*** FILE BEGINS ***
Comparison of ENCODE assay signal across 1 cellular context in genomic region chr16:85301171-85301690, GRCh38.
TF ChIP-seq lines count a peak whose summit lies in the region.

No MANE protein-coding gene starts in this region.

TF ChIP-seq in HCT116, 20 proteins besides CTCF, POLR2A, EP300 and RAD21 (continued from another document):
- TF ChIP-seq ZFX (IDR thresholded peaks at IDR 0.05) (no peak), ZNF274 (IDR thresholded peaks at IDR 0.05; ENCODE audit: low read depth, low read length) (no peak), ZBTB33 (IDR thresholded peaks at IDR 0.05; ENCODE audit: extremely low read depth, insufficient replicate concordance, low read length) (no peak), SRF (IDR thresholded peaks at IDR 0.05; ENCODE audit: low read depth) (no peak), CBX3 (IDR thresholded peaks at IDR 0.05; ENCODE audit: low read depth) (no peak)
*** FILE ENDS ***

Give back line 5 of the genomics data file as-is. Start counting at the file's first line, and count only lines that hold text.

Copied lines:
- TF ChIP-seq ZFX (IDR thresholded peaks at IDR 0.05) (no peak), ZNF274 (IDR thresholded peaks at IDR 0.05; ENCODE audit: low read depth, low read length) (no peak), ZBTB33 (IDR thresholded peaks at IDR 0.05; ENCODE audit: extremely low read depth, insufficient replicate concordance, low read length) (no peak), SRF (IDR thresholded peaks at IDR 0.05; ENCODE audit: low read depth) (no peak), CBX3 (IDR thresholded peaks at IDR 0.05; ENCODE audit: low read depth) (no peak)